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J Pharmacol Exp Ther. 2003 Nov;307(2):468-75. Epub 2003 Sep 15.

Liposomal delivery enhances short-chain ceramide-induced apoptosis of breast cancer cells.

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  • 1Department of Pharmacology, Penn State College of Medicine, P.O. Box 850, Hershey, PA 17033, USA.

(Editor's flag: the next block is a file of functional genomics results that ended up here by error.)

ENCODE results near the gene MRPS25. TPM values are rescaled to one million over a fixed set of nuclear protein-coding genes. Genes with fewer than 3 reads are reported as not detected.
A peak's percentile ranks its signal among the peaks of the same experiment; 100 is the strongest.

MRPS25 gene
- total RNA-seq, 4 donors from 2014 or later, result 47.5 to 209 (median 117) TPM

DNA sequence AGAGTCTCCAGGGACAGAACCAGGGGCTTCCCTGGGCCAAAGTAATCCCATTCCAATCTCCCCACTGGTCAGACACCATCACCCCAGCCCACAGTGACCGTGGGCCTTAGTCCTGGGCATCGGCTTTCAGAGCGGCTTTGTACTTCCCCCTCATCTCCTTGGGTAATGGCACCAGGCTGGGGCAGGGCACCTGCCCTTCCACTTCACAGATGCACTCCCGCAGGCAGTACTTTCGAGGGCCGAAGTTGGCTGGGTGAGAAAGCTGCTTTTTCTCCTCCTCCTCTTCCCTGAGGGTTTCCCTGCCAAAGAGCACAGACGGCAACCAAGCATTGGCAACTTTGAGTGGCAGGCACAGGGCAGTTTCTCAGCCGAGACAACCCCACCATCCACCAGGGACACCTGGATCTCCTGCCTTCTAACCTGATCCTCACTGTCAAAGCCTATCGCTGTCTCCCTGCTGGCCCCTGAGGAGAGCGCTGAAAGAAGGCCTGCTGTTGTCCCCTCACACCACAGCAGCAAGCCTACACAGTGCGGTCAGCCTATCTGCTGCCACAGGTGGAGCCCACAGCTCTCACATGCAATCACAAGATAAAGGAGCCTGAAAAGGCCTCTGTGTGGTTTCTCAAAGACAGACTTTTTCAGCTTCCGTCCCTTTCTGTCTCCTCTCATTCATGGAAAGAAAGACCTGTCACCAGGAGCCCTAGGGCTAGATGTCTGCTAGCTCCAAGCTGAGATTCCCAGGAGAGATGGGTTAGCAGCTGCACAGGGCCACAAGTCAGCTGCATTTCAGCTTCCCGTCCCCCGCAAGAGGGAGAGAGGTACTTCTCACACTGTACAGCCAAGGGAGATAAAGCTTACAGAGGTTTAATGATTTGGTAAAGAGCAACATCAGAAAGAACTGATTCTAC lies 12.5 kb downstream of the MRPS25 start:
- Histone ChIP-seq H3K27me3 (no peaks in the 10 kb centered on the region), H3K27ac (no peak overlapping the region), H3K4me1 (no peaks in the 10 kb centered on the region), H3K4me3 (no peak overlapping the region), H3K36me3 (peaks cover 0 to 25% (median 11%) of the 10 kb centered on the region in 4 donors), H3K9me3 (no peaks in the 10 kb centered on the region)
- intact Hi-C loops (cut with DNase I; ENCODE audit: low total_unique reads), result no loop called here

It is therapeutically desirable to effectively deliver ceramide, an antimitogenic and proapoptotic lipid second messenger, to transformed cell types. However, the targeted delivery of cell-permeable ceramide analogs, including C6-ceramide, to cells may be impeded by the hydrophobicity of these bioactive lipids, resulting in reduced efficacy. The objective of this study is to develop and optimize liposomal vehicles to augment ceramide delivery to a breast adenocarcinoma cell line. We designed conventional, cationic, and pegylated drug release vesicles to efficaciously deliver ceramide to MDA-MB-231 breast adenocarcinoma cells. In vitro pharmacokinetic analysis demonstrated that liposomal ceramide delivery resulted in significantly greater accumulation of ceramide in MDA-MB-231 cells. Ceramide-formulated liposomes significantly inhibited MDA-MB-231 cell proliferation as compared with nonliposomal administration of ceramide. Ceramide-induced apoptosis correlated with the pharmacokinetic profile and the diminished proliferation in this highly aggressive, metastatic cell line. Liposomal ceramide formulations inhibited phosphorylated Akt levels and stimulated caspase-3/7 activity more effectively than nonliposomal ceramide, events consistent with apoptosis. Together, these results indicate that bioactive ceramide analogs can be incorporated into conventional, cationic, or pegylated liposomal vehicles for improved drug delivery and release.

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